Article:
• It can be dangerous for people that were drinking daily to quit cold turkey because there is a risk of having a withdrawal seizure. If you have been drinking daily, please seek medical advice before stopping your alcohol use (I know that this sounds counterproductive, but it is a safety issue).

What If You Don’t Have Alcohol Use Disorder, But You Want to Cut Back?

  • Try weighing the pros and cons of your alcohol use.
  • Think about new limits you want to set for yourself- how many drinks per week, the context of drinks, etc.
  • Track the number of drinks that you consume in a week.
  • Reflect on why you are drinking- Are you bored and trying to kill time? Are you feeling upset and trying to change your mood? Are you trying to make something unpleasant seem more fun?
  • Find other activities that address the need that you were trying to meet with alcohol. For example, if you were drinking because you have been feeling anxious, focus on activities that can help you address your anxiety.
  • Identify the things that trigger you to want to drink alcohol (celebrations, a fight, feeling upset, etc.). Try to notice triggers when they come up, and use one of your healthy coping strategies to manage negative emotions rather than drinking,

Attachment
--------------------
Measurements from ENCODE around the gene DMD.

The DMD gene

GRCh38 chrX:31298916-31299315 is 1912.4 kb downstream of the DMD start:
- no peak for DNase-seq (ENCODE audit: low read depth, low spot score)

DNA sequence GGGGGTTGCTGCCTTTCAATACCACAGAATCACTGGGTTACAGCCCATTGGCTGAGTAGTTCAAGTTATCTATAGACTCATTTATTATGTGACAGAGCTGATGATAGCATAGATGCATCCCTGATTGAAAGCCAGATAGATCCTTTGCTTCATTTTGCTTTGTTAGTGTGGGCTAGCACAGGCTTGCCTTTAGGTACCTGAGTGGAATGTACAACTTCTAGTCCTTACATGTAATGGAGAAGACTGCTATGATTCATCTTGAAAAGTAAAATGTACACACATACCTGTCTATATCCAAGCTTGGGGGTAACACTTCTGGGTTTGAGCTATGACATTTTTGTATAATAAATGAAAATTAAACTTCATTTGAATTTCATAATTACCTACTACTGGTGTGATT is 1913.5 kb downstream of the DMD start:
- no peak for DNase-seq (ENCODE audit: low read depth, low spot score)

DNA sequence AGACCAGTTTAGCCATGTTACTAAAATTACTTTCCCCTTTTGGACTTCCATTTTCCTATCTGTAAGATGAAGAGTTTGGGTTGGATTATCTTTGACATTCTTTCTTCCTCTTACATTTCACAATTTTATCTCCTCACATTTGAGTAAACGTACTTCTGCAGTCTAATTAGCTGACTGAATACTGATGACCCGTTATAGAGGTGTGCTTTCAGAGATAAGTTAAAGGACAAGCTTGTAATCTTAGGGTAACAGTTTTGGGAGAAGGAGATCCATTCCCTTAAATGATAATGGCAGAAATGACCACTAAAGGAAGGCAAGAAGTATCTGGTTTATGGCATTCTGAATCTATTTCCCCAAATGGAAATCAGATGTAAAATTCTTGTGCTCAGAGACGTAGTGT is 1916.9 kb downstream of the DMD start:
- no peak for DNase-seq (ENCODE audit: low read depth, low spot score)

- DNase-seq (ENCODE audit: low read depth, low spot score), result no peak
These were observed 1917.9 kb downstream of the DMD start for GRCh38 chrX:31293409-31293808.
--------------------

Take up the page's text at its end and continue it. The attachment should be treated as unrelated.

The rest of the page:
• When you want to take a drink, try setting a timer for 20 minutes, do a fun activity, and wait until the 20 minutes are up before pouring a drink. Why? Most cravings only last between 10 and 20 minutes. You may find that when the 20 minutes are over, you don’t have the same urge to have a drink anymore.
  • Tell someone about your plan so that they can help you stay accountable.
  • Consider seeing a therapist that can help you with coping strategies.

The Bottom Line

The bottom line is that if you have recently started drinking more than usual or are uncomfortable with the amount that you are drinking, there is help out there if you need it!

Written by

Mental Health Counselor, Substance Abuse Counselor, Wellness Instructor, Digestive Illness Advocate & The Human Half of a Therapy Dog Team